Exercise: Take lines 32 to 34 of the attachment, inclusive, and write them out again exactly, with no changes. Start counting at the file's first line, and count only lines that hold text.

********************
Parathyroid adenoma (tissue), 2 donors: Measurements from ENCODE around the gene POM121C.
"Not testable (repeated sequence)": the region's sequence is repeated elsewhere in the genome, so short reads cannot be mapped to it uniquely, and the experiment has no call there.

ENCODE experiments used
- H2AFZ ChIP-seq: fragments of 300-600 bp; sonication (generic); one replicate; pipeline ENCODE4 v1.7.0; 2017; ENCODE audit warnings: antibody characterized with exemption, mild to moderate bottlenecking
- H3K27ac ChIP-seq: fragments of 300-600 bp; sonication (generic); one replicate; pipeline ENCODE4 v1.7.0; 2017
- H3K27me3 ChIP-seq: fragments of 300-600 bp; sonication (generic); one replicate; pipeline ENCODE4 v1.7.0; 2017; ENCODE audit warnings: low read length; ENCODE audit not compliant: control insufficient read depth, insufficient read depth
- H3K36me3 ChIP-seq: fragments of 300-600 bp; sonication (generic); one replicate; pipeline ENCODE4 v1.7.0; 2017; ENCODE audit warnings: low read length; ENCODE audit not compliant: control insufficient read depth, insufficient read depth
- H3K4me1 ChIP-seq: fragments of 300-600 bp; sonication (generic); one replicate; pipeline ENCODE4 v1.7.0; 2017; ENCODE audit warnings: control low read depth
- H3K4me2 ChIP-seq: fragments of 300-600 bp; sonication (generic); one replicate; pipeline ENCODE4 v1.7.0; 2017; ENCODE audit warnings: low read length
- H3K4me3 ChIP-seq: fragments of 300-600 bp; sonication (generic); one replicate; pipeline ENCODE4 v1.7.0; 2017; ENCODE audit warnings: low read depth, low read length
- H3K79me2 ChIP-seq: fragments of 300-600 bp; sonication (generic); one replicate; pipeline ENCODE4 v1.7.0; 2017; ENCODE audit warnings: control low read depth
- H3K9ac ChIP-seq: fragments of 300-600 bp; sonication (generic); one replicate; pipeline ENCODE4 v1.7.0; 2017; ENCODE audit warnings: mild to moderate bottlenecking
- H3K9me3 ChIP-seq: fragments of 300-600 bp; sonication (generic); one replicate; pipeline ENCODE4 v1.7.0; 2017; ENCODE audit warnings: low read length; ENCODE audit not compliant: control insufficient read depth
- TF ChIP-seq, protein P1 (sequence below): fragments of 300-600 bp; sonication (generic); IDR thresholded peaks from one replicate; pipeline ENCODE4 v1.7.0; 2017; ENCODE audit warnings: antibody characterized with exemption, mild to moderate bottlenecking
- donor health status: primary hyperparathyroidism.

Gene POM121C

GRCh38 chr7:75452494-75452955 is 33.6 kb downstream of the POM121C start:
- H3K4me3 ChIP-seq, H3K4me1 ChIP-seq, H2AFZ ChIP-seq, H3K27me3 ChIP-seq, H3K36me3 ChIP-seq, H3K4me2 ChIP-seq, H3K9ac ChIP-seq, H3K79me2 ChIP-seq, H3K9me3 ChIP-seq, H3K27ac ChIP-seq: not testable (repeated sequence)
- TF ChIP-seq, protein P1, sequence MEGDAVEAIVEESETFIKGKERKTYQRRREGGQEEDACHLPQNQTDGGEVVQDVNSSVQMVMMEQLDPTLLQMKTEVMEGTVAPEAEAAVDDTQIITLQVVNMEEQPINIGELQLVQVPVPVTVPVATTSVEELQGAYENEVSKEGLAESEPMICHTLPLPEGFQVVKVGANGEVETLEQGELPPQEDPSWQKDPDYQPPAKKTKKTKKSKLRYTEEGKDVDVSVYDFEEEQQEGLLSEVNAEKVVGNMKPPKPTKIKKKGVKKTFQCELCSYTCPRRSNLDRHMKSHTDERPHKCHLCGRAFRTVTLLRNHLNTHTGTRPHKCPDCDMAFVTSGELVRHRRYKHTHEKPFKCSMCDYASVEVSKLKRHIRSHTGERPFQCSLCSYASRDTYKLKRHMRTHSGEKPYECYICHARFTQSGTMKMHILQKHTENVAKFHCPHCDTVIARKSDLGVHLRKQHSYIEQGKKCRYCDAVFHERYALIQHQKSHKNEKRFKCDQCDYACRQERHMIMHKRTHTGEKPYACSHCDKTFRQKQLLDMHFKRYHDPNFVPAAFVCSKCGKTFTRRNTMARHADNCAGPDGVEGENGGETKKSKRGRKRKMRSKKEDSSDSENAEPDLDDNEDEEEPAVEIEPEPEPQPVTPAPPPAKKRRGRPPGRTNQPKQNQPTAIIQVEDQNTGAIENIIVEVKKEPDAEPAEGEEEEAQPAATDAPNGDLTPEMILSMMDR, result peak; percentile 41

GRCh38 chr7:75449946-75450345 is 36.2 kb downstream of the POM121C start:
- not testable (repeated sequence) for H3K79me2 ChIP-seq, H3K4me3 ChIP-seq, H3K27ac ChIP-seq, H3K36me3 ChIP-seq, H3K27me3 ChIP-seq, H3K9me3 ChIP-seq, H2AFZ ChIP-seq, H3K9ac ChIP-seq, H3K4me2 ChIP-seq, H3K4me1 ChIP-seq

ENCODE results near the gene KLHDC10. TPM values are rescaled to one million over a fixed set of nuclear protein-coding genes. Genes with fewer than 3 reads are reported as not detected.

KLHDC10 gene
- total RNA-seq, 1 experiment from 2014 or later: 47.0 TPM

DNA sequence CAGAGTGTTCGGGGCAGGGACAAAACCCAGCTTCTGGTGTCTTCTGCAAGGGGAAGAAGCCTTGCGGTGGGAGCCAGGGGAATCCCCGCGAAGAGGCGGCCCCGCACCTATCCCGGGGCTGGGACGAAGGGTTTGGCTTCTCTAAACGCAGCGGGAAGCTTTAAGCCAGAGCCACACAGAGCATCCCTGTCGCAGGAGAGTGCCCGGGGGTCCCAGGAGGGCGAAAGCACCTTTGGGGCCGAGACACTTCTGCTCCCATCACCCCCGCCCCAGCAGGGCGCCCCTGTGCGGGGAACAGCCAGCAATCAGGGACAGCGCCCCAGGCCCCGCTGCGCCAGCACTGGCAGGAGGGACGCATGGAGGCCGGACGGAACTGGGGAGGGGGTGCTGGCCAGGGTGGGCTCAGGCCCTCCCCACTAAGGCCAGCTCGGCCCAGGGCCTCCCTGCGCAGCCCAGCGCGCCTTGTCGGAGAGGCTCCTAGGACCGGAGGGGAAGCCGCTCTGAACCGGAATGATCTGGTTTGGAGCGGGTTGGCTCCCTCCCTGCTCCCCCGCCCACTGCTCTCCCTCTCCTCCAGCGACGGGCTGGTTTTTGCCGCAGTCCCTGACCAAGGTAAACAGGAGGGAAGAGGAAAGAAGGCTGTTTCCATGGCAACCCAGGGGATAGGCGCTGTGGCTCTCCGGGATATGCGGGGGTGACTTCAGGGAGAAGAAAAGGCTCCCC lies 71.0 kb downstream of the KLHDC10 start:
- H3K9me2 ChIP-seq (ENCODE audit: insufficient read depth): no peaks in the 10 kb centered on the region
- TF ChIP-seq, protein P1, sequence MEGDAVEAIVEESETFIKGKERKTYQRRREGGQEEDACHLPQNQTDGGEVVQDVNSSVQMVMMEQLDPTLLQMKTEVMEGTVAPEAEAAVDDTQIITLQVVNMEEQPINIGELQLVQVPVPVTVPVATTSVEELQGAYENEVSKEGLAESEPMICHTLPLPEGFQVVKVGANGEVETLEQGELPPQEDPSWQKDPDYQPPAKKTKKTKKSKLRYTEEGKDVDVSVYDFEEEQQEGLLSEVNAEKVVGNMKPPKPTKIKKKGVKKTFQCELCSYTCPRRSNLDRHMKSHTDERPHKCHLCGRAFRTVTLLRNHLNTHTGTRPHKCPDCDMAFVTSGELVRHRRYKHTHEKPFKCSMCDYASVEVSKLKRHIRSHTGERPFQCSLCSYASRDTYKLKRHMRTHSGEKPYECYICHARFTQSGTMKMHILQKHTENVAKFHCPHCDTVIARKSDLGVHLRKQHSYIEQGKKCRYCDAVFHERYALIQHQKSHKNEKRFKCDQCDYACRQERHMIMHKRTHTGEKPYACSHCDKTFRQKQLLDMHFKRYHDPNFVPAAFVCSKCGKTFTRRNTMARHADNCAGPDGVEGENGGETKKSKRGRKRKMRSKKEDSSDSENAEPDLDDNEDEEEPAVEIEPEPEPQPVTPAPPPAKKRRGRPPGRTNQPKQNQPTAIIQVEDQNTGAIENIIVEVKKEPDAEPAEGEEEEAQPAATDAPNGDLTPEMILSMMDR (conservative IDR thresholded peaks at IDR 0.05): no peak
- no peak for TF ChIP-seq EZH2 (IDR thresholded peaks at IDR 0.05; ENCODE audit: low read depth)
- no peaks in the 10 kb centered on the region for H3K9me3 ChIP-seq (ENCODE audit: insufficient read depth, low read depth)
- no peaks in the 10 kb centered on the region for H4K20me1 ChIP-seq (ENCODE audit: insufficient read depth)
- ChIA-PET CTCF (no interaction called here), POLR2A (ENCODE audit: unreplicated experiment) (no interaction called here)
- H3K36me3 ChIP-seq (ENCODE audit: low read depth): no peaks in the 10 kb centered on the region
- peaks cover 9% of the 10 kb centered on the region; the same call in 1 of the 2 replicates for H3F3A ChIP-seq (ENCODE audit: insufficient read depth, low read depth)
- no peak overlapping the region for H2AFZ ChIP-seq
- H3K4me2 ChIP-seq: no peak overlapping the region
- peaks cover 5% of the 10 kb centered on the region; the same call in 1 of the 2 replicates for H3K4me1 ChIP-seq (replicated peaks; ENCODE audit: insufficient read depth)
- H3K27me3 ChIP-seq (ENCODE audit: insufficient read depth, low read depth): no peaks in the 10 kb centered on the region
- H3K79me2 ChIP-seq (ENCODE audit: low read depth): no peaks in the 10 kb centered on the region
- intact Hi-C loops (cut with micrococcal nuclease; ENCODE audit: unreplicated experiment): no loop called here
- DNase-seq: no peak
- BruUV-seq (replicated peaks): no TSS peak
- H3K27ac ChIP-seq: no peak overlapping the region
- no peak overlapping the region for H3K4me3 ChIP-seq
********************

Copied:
- H3K36me3 ChIP-seq (ENCODE audit: low read depth): no peaks in the 10 kb centered on the region
- peaks cover 9% of the 10 kb centered on the region; the same call in 1 of the 2 replicates for H3F3A ChIP-seq (ENCODE audit: insufficient read depth, low read depth)
- no peak overlapping the region for H2AFZ ChIP-seq